Song 1:2-6 The church, or rather the believer, speaks here in the character of the spouse of the King, the Messiah. The kisses of his mouth mean those assurances of pardon with which believers ar favoured, filling them with peace and joy in believing, and causin them to abound in hope by the power of the Holy Ghost. Gracious soul take most pleasure in loving Christ, and being loved of him. Christ' love is more valuable and desirable than the best this world can give The name of Christ is not now like ointment sealed up, but lik ointment poured forth; which denotes the freeness and fulness of the setting forth of his grace by the gospel. Those whom he has redeeme and sanctified, are here the virgins that love Jesus Christ, and follo him whithersoever he goes, Rev. 14:4. They entreat him to draw them by the quickening influences of his Spirit. The more clearly we discer Christ's glory, the more sensible shall we be that we are unable to follow him suitably, and at the same time be more desirous of doing it Observe the speedy answer given to this prayer. Those who wait a Wisdom's gate, shall be led into truth and comfort. And being brough into this chamber, our griefs will vanish. We have no joy but in Christ, and for this we are indebted to him. We will remember to giv thanks for thy love; it shall make more lasting impressions upon u than any thing in this world. Nor is any love acceptable to Christ but love in sincerity, Eph. 6:24. The daughters of Jerusalem may mea professors not yet established in the faith. The spouse was black a the tents of the wandering Arabs, but comely as the magnificen curtains in the palaces of Solomon. The believer is black, as being defiled and sinful by nature, but comely, as renewed by Divine grace to the holy image of God. He is still deformed with remains of sin, but comely as accepted in Christ. He is often base and contemptible in the esteem of men, but excellent in the sight of God. The blackness wa owing to the hard usage that had been suffered. The children of the church, her mother, but not of God, her Father, were angry with her They had made her suffer hardships, which caused her to neglect the care of her soul. Thus, under the emblem of a poor female, made the chosen partner of a prince, we are led to consider the circumstances in which the love of Christ is accustomed to find its objects. They wer wretched slaves of sin, in toil, or in sorrow, weary and heavy laden but how great the change when the love of Christ is manifested to their souls!
Song 1:7,8 Observe the title given to Christ, O Thou whom my sou loveth. Those that do so, may come to him boldly, and may humbly plea with him. Is it with God's people a noon-time of outward troubles inward conflicts? Christ has rest for them. Those whose souls love Jesus Christ, earnestly desire to share in the privileges of his flock Turning aside from Christ is what gracious souls dread more tha anything else. God is ready to answer prayer. Follow the track, ask for the good old way, observe the footsteps of the flock, look what ha been the practice of godly people. Sit under the direction of goo ministers; beside the tents of the under shepherds. Bring thy charg with thee, they shall all be welcome. It will be the earnest desire an prayer of the Christian, that God would so direct him in his worldl business, and so order his situation and employment, that he may have his Lord and Saviour always before him.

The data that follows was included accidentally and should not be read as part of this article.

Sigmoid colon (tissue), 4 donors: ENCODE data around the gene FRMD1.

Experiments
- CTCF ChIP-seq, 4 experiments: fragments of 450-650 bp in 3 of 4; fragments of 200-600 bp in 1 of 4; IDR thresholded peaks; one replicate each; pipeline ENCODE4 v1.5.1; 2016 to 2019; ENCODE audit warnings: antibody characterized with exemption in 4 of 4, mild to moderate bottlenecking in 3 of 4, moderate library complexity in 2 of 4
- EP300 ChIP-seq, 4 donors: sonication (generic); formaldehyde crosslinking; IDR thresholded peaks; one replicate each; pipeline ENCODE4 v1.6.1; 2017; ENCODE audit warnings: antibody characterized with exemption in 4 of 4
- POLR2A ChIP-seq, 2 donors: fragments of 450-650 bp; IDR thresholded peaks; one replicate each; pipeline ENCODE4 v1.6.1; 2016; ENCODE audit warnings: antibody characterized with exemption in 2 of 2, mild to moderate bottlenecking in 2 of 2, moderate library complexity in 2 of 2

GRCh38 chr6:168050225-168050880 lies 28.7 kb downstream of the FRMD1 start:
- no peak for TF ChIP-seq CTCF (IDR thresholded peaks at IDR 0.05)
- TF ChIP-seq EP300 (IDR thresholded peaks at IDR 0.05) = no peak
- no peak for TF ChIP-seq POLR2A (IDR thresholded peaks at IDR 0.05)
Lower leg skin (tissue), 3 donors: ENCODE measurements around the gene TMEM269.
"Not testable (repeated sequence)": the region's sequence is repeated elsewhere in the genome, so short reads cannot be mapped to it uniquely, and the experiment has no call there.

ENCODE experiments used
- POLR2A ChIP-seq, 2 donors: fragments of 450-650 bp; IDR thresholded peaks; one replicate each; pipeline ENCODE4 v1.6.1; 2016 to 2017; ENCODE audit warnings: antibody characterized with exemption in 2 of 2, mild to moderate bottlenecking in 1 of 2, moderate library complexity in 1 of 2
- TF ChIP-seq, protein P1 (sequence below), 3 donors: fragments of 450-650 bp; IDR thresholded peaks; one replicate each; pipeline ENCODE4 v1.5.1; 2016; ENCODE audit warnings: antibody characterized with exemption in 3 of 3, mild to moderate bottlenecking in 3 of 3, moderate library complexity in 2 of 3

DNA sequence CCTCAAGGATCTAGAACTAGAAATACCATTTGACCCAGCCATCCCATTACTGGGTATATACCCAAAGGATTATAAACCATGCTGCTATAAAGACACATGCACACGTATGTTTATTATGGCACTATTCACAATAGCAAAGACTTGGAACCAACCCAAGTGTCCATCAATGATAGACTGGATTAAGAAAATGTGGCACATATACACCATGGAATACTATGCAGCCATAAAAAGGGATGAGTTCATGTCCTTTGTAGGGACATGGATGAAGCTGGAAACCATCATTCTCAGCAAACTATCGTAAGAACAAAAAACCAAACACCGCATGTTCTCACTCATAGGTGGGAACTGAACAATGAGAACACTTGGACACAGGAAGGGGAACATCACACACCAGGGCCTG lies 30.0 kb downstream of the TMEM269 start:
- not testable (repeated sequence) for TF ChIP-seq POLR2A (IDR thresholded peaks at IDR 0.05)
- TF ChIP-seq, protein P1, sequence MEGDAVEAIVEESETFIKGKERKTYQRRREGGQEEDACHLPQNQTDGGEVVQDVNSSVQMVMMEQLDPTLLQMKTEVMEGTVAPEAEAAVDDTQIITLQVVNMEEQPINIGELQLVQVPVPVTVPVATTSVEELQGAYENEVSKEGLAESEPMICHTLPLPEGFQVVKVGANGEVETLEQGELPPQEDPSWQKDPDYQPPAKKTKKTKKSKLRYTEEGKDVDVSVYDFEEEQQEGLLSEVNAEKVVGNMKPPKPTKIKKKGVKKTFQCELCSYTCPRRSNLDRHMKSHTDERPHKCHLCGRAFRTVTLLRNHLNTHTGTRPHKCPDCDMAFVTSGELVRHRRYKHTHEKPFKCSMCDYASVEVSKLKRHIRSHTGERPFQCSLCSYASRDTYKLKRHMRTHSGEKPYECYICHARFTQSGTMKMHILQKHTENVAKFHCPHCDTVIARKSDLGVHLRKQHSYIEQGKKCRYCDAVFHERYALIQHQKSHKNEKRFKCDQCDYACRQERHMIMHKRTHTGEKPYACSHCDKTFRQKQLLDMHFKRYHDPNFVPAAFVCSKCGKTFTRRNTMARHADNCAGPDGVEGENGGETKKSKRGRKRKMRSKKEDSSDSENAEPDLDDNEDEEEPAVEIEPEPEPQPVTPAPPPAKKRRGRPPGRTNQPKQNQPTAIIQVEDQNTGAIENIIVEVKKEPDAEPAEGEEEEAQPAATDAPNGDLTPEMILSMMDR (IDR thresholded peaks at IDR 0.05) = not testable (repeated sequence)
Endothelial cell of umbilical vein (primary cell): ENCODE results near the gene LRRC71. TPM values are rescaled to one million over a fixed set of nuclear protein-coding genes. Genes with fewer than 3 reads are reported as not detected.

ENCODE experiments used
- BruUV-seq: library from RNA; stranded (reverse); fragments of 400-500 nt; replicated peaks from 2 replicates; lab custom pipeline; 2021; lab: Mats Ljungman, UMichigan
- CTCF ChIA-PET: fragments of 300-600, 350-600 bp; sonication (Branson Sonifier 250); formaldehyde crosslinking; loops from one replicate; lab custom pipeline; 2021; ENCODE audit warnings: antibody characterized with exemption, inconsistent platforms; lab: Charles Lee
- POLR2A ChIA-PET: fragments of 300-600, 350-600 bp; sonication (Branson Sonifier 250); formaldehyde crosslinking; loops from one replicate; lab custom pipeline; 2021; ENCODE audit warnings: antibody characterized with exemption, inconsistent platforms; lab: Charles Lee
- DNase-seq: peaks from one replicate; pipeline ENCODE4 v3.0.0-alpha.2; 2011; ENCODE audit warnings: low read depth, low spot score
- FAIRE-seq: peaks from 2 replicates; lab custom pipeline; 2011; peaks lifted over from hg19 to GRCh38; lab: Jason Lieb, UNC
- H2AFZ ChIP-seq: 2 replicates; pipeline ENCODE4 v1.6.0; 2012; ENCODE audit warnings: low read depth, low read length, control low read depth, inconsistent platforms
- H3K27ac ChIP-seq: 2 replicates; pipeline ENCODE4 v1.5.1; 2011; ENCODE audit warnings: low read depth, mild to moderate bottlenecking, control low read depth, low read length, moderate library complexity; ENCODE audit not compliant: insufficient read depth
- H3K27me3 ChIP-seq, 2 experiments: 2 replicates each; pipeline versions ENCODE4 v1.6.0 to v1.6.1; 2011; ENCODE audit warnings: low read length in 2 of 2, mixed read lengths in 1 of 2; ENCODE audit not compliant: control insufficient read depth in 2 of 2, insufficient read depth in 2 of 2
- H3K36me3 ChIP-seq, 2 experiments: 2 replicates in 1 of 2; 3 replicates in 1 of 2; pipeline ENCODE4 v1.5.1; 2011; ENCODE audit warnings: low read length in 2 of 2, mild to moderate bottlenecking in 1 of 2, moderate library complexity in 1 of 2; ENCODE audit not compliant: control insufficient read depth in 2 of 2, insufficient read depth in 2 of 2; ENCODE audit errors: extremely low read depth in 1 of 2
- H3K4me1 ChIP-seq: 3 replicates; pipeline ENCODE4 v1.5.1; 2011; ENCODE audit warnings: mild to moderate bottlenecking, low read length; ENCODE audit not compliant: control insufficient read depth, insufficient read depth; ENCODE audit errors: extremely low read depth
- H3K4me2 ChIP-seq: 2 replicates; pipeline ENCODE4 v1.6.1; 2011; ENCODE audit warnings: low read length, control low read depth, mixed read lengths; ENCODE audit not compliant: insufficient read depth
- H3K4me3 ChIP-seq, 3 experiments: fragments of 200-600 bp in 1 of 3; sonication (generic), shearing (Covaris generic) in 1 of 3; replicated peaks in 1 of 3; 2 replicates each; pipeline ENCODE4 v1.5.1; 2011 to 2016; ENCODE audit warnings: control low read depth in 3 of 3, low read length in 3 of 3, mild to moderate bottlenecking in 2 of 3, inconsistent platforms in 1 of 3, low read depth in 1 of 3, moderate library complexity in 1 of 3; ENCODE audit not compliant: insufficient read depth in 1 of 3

Song 1:9-17 The Bridegroom gives high praises of his spouse. In the sight of Christ believers are the excellent of the earth, fitted to be instruments for promoting his glory. The spiritual gifts and grace which Christ bestows on every true believer, are described by the ornaments then in use, Song 1:10,11. The graces of the saints are many but there is dependence upon each other. He who is the Author, will be the Finisher of the good work. The grace received from Christ' fulness, springs forth into lively exercises of faith, affection, an gratitude. Yet Christ, not his gifts, is most precious to them. The word translated "camphire," signifies "atonement or propitiation. Christ is dear to all believers, because he is the propitiation for their sins. No pretender must have his place in the soul. They resolve to lodge him in their hearts all the night; during the continuance of the troubles of life. Christ takes delight in the good work which his grace has wrought on the souls of believers. This should engage all wh are made holy, to be very thankful for that grace which has made thos fair, who by nature were deformed. The spouse (the believer) has humble, modest eye, discovering simplicity and godly sincerity; eye enlightened and guided by the Holy Spirit, that blessed Dove. The church expresses her value for Christ. Thou art the great Original, but I am but a faint and imperfect copy. Many are fair to look at, ye their temper renders them unpleasant: but Christ is fair, yet pleasant The believer, Song 1:16, speaks with praise of those holy ordinances in which true believers have fellowship with Christ. Whether the believe is in the courts of the Lord, or in retirement; whether following his daily labours, or confined on the bed of sickness, or even in dungeon, a sense of the Divine presence will turn the place into paradise. Thus the soul, daily having fellowship with the Father, the Son, and the Holy Spirit, enjoys a lively hope of an incorruptible undefiled, and unfading inheritance above __________________________________________________________________
Original Hebrew הנך 2005 יפה 3303 רעיתי 7474 הנך 2005 יפה 3303 עיניך 5869 יונים׃ 3123